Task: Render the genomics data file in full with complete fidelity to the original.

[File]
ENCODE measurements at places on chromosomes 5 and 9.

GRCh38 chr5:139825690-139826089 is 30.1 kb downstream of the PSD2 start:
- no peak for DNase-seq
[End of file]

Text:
ENCODE measurements at places on chromosomes 5 and 9.

GRCh38 chr5:139825690-139826089 is 30.1 kb downstream of the PSD2 start:
- no peak for DNase-seq